- Museum number
Cylinder-seal of grey-brown chalcedony: showing a double combat scene. The pair to the left consists of a personage (royal hero?) who stands facing right with torso presented frontally with his unmarked, square-tipped beard shaped to the contours of his jaw and his faintly striated hair bunched at the nape of the neck with a row of round curls outlining the hairline; his prominent nose, fleshy lips, large full eye and high cheekbone are carefully modelled; he wears a dentate crown set on a wide base and is dressed in a so-called Persian robe worn hitched up at the belt, with long sleeves pushed back at the shoulders, decorated along the sleeve and hem borders with rows of dots. This personage carries at his side, in his right hand, a dagger with pommel, straight guard and ridged leaf-shaped blade, while his other arm is slightly raised and he lifts by a hind leg an inverted, snarling lion. The lion has its head turned backwards, its mane depicted by four rows of fine, overlapping lines, and its tail in double curls upwards.
The second pair consists of a bare-headed personage (royal hero?) leaping forward, also to the right with his torso shown frontally; his beard and hair are similar to those of the first figure but with a double row of round curls outlining his face; he wears a fringed calf-length robe, reminiscent of Neo-Assyrian dress, with the upper half making a long 'V' down the chest with all of the borders fringed and fringe extending round the thigh; he holds a two-strand whip at his side, in his right hand, slightly raises the left arm and seizes a rampant, regardant bull by its angled horn. The bull has undulating lines across its neck and a long, tufted tail that curls up and round.
The facial and bodily features of all the figures are very carefully detailed with fine and, in the main, naturalistic modelling, emphasized by well-intergrated large and small drill-holes used for the hair curls, eyes, noses, dress decorations, jaw and berry-like paws (but note the more realistic lion's second hind paw with one claw).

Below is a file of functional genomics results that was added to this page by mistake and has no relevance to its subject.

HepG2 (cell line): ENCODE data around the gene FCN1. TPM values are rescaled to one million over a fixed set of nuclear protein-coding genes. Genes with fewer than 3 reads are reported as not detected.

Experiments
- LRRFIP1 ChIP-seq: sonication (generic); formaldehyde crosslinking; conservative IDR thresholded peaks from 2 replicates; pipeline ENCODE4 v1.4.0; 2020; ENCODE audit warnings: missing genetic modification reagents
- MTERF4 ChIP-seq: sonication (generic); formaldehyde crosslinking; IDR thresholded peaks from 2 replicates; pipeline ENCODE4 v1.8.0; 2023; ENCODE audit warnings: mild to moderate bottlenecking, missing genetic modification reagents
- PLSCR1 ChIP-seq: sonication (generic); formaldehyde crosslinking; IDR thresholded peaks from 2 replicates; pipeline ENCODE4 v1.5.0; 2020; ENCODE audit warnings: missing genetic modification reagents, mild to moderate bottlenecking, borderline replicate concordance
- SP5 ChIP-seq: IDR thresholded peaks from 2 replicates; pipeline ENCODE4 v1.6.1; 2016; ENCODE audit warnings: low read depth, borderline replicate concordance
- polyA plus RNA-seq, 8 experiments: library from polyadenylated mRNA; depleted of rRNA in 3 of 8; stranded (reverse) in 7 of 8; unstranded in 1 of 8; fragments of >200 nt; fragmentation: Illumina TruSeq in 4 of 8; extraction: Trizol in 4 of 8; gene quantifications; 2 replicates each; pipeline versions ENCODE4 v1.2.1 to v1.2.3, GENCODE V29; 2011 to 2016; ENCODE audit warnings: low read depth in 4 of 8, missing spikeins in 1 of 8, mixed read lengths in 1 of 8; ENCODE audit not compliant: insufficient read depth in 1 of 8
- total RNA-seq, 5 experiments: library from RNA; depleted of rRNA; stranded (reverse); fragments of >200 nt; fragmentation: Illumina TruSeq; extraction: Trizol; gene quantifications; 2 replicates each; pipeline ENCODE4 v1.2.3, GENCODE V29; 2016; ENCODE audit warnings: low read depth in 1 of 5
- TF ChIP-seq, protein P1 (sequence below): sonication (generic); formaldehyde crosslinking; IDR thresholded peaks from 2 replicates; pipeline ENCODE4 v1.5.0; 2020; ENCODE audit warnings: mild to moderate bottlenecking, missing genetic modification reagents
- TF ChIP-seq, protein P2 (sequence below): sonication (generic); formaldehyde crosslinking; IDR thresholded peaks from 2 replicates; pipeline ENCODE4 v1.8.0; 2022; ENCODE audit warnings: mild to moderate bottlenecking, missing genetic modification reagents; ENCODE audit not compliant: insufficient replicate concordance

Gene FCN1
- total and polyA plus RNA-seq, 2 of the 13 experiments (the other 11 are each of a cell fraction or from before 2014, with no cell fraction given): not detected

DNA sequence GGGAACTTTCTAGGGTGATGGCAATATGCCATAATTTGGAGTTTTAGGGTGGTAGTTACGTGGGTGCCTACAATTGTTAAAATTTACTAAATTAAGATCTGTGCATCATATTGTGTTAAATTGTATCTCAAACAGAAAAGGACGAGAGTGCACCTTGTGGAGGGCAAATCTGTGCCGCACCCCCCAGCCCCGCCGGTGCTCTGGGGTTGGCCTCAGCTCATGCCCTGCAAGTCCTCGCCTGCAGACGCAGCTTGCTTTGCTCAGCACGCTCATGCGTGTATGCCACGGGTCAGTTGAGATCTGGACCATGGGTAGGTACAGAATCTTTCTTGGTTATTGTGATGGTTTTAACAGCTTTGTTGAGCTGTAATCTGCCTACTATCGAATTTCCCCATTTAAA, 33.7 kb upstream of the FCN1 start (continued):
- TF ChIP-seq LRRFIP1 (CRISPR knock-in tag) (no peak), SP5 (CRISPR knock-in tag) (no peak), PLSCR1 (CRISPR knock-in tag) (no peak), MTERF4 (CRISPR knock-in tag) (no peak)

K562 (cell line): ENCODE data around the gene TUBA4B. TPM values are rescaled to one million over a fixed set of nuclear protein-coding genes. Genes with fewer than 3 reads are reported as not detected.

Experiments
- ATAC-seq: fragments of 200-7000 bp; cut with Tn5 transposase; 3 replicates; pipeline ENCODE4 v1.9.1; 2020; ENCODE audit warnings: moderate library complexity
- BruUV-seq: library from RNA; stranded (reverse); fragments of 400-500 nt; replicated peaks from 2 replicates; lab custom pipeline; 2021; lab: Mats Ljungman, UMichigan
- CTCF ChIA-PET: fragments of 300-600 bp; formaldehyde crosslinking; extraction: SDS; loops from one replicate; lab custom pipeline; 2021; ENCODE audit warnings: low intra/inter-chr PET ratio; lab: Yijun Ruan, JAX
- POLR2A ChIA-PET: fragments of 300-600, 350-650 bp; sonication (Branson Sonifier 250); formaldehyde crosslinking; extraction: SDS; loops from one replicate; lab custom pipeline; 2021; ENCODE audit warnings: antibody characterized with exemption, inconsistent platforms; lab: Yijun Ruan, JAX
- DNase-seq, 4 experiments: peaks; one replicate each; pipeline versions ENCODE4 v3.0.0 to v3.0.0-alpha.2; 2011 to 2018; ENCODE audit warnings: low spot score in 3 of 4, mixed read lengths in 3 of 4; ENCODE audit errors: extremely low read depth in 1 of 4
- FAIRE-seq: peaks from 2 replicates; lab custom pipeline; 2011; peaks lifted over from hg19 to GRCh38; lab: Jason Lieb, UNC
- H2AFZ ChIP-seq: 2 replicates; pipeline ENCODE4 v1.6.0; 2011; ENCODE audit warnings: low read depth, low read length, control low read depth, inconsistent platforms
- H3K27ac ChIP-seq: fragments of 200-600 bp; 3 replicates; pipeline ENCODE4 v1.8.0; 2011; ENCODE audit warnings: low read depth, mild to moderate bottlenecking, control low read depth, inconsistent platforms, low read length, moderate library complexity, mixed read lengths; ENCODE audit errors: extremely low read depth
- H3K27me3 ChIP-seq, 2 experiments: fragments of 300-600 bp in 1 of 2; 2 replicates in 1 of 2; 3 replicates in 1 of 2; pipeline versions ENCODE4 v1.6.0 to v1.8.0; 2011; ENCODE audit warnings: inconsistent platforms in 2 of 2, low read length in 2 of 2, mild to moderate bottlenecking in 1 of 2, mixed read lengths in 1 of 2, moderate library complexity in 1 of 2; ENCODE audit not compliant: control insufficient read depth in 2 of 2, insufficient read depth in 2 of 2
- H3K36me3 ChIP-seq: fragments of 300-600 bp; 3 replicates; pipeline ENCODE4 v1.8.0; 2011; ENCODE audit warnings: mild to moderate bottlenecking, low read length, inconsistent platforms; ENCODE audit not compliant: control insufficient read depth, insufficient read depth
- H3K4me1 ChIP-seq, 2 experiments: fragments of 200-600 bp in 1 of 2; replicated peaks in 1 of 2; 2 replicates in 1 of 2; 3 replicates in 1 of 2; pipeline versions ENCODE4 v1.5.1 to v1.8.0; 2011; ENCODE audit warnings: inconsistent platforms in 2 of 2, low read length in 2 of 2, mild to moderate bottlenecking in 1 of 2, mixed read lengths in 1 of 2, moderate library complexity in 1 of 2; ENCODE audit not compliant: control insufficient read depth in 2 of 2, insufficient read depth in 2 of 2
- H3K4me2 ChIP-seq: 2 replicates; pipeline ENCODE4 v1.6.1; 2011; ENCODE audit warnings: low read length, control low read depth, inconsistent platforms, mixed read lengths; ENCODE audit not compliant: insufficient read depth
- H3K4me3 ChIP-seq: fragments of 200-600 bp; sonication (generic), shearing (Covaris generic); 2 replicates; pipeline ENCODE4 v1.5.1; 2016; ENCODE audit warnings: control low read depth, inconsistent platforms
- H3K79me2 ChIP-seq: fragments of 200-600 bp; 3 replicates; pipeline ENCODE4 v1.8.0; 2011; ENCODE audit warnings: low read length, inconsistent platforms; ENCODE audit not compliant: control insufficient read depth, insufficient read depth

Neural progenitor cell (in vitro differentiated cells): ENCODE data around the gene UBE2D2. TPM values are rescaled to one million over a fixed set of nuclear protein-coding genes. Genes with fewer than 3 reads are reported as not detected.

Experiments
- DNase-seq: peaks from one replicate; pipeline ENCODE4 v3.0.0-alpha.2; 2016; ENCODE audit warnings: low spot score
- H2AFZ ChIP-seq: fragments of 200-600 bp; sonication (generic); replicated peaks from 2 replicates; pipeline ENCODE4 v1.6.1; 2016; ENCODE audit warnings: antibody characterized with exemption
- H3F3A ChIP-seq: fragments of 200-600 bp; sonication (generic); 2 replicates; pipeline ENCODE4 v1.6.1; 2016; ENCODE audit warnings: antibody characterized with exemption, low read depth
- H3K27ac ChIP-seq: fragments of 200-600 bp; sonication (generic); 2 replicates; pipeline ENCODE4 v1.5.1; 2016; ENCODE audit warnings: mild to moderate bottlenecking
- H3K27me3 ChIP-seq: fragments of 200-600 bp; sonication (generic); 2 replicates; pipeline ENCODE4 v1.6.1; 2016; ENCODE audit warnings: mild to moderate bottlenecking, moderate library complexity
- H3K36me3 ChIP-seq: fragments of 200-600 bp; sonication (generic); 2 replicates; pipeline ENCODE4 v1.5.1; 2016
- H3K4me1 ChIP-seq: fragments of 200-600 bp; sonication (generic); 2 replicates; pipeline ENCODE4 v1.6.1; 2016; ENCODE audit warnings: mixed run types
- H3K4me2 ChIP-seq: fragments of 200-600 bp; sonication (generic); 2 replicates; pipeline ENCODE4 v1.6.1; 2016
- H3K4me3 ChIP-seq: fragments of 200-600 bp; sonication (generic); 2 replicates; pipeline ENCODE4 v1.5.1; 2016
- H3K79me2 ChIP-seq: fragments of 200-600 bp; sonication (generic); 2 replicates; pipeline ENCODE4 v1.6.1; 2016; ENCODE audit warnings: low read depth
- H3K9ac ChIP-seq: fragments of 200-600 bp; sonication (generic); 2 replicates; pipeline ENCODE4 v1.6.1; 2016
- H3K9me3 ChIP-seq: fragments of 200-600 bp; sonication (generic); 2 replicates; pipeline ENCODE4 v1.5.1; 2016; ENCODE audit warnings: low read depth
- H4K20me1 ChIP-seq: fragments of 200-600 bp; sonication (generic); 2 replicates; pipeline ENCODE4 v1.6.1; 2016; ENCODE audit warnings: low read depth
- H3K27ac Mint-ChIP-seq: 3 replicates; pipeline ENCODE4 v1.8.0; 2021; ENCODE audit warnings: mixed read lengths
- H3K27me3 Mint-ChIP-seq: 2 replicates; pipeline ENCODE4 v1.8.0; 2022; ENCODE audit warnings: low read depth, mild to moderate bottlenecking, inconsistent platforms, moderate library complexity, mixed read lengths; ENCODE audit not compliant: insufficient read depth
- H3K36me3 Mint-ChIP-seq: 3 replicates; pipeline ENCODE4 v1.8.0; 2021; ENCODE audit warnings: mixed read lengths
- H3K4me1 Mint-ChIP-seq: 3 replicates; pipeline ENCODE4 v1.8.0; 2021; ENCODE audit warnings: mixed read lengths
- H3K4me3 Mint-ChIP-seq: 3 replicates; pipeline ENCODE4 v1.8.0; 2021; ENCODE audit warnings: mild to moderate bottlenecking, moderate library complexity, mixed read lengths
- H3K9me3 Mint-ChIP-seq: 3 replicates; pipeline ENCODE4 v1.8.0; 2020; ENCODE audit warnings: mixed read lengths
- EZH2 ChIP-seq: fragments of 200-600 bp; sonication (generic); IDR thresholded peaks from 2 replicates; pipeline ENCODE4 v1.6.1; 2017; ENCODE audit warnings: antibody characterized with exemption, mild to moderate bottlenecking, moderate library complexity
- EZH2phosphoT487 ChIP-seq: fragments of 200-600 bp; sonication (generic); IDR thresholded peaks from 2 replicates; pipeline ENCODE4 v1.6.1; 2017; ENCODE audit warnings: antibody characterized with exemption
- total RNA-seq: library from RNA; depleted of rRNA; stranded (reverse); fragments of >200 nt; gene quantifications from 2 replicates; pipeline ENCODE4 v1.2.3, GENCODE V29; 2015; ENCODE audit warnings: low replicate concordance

The battling pairs are placed on a ground line and the scene is bordered above by a narrow double line.
Both edges are worn and chipped; small chip below the hem of the figure in Persian dress.
- Production date
- 6thC BC
Diameter: 0.30 centimetres (perforation)
Diameter: 2.20 centimetres
Height: 4.80 centimetres
- Curator's comments
According to Merrillees catalogue "this seal is most unusual and there is no good provenanced parallel. However, the concept of the double combating pair is seen on" other seals. "A seal from Susa has a Median figure with spear standing to the side and a Neo-Babylonian figure in combat with an inverted bull, which is not unlike the one" in this seal ", even to the placement of one foot on the bull victim (cited by Porada as a Neo-Babylonian figure) .... Brandt has a Median figure combating two lions and a crowned figure at the side with a bow (this cylinder seems to be by the same hand as" one referenced by Amiet. "The engraving of" this seal "resembles that of archaic Greek gems, for example in the fine overlapping lines of the lion's mane".
Ancient cylinder seals from Iraq